Published on January 25th, 2014 | by Daniel Sherman Fernandez0
Volvo Sets 2020 Target
Only Volvo could set itself the target of ensuring that by 2020 nobody is seriously injured or killed in one of its new cars – and stand a realistic chance of achieving it.
In 1959, when Volvo engineer Nils Bohlin patented the three-point seatbelt, the company had a choice. It could keep the innovation to itself, giving its cars an immediate edge over competitors, or share the invention to raise road safety globally.
That Volvo opted for the latter is no surprise. The Swedish carmaker has forged its reputation on a commitment to minimising the effect of accidents. With each technology it develops, the world becomes safer. Only Volvo could set itself the target of ensuring that, by 2020, nobody is seriously injured or killed in one of its new cars – and stand a realistic chance of achieving such an aim.
For fleet buyers, the appeal of Volvo’s safety credentials is plain. Fewer accidents equate to less downtime, with reduced repair costs and minimal disruption to work.
That is what high-profile chauffeur company Tristar Worldwide found in switching its fleet to Volvos. The number of accidents involving its cars driving into the back of other vehicles fell by 66pc in the first year, thanks to Volvo’s City Safety system.
It works at low speeds to monitor the road in front and automatically applies the brakes if there is an obstacle that the driver does not seem to have noticed. Since 80pc of accidents happen at below 20mph, this makes a tangible difference to the chances of being in a collision.
Pedestrian Safety technology brings the car to a stop if a person steps in front of it and Cyclist Detection does the same for cyclists. There is even an Animal Detection system being developed. The financial benefits of these features speak for themselves. By reducing collisions that Tristar’s vehicles are involved in, its repair costs have fallen 41pc. With added features such as reverse parking sensors, the Blind Spot Information System (BLIS) and Active Bi-Xenon headlights across its fleet, it expects yet more savings.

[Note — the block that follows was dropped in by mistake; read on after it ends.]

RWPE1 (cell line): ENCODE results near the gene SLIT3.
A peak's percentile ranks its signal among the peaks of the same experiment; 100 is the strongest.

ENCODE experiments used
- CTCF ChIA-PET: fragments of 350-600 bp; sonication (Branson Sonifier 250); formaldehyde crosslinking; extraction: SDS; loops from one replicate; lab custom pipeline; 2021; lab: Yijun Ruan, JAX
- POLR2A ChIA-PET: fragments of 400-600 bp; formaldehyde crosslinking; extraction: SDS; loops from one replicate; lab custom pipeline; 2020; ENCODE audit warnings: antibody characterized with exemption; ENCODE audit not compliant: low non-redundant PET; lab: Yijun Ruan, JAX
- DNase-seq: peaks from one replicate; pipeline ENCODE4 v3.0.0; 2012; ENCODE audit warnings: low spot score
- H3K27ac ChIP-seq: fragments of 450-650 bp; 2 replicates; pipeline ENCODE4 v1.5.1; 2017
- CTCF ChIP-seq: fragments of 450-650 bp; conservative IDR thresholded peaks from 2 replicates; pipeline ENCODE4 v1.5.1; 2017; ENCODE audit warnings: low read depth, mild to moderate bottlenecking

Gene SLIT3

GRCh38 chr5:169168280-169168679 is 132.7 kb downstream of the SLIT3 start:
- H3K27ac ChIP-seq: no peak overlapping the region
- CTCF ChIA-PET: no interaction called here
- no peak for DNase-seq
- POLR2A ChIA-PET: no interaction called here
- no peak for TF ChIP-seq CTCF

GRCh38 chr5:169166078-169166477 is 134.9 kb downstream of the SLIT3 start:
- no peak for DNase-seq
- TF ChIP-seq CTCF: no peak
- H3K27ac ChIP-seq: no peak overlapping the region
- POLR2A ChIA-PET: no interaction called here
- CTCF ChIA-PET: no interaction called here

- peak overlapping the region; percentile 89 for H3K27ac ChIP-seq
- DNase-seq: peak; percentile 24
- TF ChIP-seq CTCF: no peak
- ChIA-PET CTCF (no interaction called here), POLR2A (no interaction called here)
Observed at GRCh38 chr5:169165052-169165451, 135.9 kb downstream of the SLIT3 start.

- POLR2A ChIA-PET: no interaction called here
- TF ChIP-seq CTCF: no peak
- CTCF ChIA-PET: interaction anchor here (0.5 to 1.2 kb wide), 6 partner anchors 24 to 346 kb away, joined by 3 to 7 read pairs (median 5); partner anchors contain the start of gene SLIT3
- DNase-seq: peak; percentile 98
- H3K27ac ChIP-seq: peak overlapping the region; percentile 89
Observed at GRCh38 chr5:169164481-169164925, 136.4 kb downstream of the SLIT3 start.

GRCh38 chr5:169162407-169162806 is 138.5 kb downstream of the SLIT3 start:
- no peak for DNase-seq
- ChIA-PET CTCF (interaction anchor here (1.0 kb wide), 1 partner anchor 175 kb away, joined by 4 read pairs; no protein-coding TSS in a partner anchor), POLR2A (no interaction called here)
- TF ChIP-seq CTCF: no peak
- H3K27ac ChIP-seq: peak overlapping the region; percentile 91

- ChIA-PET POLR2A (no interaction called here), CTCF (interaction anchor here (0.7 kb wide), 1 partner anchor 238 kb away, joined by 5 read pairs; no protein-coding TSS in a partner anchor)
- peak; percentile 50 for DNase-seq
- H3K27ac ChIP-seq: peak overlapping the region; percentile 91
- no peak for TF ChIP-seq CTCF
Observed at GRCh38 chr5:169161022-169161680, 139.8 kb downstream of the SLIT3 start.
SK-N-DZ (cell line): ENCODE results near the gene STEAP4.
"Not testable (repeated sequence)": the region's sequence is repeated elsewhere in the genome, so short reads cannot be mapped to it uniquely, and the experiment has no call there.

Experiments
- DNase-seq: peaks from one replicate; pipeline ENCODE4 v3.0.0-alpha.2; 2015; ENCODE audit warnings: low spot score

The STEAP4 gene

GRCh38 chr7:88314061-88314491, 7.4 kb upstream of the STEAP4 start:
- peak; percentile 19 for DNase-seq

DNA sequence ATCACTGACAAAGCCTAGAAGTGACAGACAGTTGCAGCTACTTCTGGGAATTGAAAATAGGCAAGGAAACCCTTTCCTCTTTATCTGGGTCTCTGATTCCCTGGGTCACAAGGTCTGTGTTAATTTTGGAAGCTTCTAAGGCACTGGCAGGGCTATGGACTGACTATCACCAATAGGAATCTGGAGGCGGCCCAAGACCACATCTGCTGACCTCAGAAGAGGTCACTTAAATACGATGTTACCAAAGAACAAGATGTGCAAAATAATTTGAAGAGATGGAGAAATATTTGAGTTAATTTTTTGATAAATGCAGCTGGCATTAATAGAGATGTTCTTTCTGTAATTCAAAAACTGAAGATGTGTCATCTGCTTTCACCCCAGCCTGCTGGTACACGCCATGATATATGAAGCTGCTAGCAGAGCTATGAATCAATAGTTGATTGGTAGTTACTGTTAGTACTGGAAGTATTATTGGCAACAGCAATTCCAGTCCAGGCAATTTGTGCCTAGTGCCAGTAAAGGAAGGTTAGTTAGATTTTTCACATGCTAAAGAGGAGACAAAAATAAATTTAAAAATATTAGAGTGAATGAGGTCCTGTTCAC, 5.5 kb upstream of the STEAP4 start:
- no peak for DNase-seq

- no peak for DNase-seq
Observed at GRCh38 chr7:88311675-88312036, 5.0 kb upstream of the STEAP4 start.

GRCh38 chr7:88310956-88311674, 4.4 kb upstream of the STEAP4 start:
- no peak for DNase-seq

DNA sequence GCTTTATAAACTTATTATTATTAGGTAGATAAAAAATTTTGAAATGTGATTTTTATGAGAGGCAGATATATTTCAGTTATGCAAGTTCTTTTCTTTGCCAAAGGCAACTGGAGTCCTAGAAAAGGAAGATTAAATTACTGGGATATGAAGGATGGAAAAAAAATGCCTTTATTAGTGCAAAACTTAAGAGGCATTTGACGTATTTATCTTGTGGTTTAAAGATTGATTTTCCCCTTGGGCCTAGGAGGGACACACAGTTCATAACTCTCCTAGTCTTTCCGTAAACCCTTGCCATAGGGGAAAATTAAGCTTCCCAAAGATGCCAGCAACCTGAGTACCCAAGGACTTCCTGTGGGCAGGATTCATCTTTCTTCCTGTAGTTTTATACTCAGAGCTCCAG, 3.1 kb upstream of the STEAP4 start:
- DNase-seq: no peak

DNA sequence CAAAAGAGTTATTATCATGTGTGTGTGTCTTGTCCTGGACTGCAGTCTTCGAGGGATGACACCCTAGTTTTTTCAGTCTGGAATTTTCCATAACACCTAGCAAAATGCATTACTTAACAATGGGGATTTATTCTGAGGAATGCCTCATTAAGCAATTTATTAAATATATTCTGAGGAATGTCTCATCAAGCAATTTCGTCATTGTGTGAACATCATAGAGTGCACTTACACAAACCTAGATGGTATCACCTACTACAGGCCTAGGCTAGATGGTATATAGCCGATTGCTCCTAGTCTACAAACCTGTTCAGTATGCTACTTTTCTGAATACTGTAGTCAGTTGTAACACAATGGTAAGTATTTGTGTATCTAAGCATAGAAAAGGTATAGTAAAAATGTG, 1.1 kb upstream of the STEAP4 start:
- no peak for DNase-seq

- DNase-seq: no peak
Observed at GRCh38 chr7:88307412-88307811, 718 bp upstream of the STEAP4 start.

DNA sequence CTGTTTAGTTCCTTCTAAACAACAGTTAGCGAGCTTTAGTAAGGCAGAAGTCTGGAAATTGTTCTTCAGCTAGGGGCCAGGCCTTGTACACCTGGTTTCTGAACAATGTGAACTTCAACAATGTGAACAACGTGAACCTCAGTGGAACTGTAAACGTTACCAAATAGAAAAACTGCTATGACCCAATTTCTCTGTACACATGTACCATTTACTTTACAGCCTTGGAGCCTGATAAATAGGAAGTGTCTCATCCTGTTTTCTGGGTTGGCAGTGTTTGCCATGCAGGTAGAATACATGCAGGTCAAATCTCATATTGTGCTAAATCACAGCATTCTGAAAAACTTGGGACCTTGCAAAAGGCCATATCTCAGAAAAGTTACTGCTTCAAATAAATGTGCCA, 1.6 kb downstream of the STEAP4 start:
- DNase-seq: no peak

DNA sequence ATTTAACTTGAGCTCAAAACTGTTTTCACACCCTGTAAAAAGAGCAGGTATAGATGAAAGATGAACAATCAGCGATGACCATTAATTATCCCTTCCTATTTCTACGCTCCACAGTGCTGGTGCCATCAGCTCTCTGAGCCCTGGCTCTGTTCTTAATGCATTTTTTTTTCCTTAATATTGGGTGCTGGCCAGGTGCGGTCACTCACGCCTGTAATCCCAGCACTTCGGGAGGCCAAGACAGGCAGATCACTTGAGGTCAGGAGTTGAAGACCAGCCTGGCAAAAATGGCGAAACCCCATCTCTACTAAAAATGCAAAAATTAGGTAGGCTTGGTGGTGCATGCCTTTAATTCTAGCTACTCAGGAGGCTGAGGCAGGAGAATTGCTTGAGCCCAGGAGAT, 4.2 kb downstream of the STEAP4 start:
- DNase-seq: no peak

BLIS is a further example of Volvo’s ingenuity in accident prevention. It sends radar waves out to monitor the driver’s blind spots and warns if there is a vehicle nearby. The driver then knows not to change lanes.
So how does Volvo stay ahead in developing new safety features for its vehicles? The answer lies in its extensive research and development programme, ensuring that safety is at the heart of every single car it makes.
Volvo’s engineers talk about a “Circle of Life” in safety programme. First, they study real collisions – something the company’s Accident Research Team has done since 1970. The team has analysed more than 40,000 smashes, by visiting their aftermath or by lab re-creations.
The second stage is to ensure compliance with statutory safety requirements, as established by legislators such as the EU. In many cases, Volvo’s cars exceed these standards, which are often informed by the company’s own progress on road safety. Collected accident information is analysed by staff at the Volvo Cars Safety Centre, engineering department and medical specialists.
Company experts develop new safety equipment, such as the Side Impact Protection System (SIPS) of the Nineties or pedestrian airbags, introduced on the V40 last year.
These draw on everything that Volvo knows about road safety and are rigorously tested before entering production. The carmaker quietly continues to engineer in safety as an integral part of what it does.
Then the cycle restarts, as Volvo continues to explore new ways of improving safety for everyone who encounters its vehicles. This explains Volvo’s enviable safety record and industry plaudits. Cyclist Detection received the Best Car Safety System prize in this year’s BusinessCar Fleet Technology awards – the fourth such gong for Volvo in the past five years.
The V40 is the safest car the Euro NCAP watchdog has tested. The accolade is the culmination of decades of attention to safety detail.
Ultimately, though, the silverware in Volvo’s trophy cabinet is irrelevant. It is the desire to produce the world’s safest cars that keeps its experts motivated. And this benefits fleet car owners, delivering clear cost advantages and helping to keep the workforce out of harm’s way. They have the right to be as safe in a vehicle as in an office.
Volvo ensures safer roads for all. Sixty years after sharing Bohlin’s pioneering invention, this remains at the heart of the brand.